“While many retirees have considered purchasing a vacation home to escape cold winters, to rent out for income, or simply have a gathering place for far-flung family members, there are a number of financial matters to consider that could make ownership onerous.”
Taxes, maintenance costs, insurance and potential rental-management expenses are some of the factors that can make the significant difference between a nice passive investment and a real money pit. Depending on where the home is located, the cost of ownership may need to account for property taxes, utilities, homeowners’ fees and other items.
Baron’s recent article entitled “What Retirees Should Know Before Buying a Vacation Home” says that there can be monetary benefits because a vacation home can appreciate in price over time, making it a potentially valuable asset. It also could be an income-generating enterprise, if you rent out the home. However, you shouldn’t view a vacation home just as an investment. Remember that it’s not as liquid, so it’s not a replacement for stocks and bonds. Don’t rely on selling a vacation home for a top price, when you need the money.
First, before making a purchase, determine if you can afford a vacation home in retirement. Most retirees are living on a fixed income and may forget that the expense of a vacation home can go up faster than their income. You need to have a sufficient nest egg on which to live, so that you don’t need to make an emergency sale of the property.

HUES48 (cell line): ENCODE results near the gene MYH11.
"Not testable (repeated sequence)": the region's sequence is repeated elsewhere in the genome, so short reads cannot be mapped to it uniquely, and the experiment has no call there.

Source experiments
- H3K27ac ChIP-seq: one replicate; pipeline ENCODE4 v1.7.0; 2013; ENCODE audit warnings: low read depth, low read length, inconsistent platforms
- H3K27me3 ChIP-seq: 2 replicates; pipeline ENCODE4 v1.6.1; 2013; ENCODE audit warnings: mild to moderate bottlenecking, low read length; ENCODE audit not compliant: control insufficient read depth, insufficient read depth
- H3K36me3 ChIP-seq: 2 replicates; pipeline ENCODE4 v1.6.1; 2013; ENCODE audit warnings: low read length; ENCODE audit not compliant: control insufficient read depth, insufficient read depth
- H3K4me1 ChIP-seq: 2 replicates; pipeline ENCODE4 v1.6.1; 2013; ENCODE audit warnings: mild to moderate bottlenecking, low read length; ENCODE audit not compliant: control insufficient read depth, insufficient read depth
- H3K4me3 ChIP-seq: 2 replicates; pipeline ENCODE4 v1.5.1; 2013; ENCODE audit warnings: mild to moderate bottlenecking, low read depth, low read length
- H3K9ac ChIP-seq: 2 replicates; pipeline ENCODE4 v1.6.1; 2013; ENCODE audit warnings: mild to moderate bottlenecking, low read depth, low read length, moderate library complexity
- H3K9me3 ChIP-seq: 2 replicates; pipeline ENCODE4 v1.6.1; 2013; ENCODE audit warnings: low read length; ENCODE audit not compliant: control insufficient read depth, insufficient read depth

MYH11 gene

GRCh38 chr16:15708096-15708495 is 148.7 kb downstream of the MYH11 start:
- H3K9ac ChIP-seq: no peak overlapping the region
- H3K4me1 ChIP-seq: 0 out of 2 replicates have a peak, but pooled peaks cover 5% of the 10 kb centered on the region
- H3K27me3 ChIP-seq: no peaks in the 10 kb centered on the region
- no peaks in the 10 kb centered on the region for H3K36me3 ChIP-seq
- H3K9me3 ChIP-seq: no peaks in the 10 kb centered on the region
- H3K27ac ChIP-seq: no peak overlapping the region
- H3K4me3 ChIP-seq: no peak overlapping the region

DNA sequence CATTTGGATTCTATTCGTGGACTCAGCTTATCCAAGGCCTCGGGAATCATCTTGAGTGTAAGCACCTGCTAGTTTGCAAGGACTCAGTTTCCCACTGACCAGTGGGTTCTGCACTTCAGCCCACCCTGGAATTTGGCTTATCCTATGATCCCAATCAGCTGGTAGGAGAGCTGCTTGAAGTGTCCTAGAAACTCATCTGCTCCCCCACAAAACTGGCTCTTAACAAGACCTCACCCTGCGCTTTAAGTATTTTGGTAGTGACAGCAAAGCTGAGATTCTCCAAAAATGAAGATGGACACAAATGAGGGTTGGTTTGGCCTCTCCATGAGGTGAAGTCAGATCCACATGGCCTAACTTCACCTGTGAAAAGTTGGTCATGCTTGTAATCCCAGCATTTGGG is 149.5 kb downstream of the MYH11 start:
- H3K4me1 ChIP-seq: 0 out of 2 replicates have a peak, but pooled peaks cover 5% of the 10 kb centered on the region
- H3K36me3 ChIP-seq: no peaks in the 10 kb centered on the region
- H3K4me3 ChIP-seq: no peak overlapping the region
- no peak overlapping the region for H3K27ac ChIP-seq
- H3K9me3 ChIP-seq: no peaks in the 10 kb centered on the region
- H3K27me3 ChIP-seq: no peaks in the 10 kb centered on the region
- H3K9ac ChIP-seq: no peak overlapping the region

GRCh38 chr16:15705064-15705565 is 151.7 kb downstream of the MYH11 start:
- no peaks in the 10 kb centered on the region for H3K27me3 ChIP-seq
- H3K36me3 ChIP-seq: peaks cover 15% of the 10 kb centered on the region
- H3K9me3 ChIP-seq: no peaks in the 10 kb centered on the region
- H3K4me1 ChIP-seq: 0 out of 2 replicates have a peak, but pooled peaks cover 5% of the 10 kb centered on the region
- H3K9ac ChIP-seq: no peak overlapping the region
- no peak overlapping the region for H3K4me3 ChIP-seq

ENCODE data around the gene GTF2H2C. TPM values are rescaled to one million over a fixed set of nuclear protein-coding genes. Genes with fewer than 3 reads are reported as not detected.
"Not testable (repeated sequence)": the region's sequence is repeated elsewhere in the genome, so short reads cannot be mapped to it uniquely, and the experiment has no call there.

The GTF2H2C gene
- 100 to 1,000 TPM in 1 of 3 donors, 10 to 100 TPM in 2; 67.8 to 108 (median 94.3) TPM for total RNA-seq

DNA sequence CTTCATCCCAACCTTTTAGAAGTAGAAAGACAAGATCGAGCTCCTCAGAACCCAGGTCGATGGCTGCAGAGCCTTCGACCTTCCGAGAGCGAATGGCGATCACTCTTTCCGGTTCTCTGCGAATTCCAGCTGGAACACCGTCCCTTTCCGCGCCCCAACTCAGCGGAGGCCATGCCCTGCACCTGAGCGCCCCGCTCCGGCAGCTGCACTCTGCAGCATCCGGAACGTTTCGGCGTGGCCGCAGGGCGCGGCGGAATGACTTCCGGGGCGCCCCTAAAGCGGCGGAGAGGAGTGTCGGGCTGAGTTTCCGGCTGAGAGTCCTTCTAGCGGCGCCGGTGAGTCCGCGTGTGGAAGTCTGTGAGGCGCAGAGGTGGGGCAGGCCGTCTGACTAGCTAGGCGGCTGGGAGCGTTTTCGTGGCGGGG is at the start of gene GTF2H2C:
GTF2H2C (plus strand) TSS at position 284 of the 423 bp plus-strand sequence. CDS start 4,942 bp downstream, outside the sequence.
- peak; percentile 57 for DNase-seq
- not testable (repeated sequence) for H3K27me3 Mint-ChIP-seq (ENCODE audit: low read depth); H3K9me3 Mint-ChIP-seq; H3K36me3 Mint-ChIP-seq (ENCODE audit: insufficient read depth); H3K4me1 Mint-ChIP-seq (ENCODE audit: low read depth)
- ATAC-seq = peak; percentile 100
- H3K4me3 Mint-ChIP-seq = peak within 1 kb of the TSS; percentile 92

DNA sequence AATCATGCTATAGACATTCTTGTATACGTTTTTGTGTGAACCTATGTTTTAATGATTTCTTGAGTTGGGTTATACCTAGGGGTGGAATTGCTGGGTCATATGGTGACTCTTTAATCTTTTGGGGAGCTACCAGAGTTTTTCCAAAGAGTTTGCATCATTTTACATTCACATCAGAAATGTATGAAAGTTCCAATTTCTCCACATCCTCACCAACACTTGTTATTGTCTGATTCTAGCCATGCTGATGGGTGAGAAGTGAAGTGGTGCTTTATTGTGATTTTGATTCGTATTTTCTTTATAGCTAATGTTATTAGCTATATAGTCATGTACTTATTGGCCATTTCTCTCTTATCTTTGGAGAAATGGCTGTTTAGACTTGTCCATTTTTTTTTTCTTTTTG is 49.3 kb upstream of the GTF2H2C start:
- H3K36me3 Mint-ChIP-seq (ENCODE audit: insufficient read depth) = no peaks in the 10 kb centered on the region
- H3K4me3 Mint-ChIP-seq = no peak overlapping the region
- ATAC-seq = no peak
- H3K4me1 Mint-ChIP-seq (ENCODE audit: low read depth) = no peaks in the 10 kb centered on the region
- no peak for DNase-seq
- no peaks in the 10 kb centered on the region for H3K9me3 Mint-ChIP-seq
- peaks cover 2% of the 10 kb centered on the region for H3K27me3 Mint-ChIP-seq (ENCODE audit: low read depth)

Remember taxes. If you sell your second home, you can’t claim the capital-gains tax exemption that’s available when selling a primary residence. It’s only available for people who have lived in the home as a primary residence for at least two of the previous five years.
In addition to the tangible costs, if you want to keep the vacation home for the rest of your life, it will become part of your estate and subject to inheritance issues (depending on where you live). If you have children, some may want to keep the house, and others may want to sell. If there’s a split, you must find a way to give the house to those who want it and find another legacy for the others.
You could place the home into a limited liability corporation (LLC) with an operating agreement that defines it. This would allow each child to have a stake in the entity that owns the home rather than the home itself.
Whether you buy a second home for pleasure, profit, or both, think carefully before making a purchase. Ask your estate planning attorney about how to do this with your family situation.
Reference: Baron’s (Jan. 18, 2020) “What Retirees Should Know Before Buying a Vacation Home”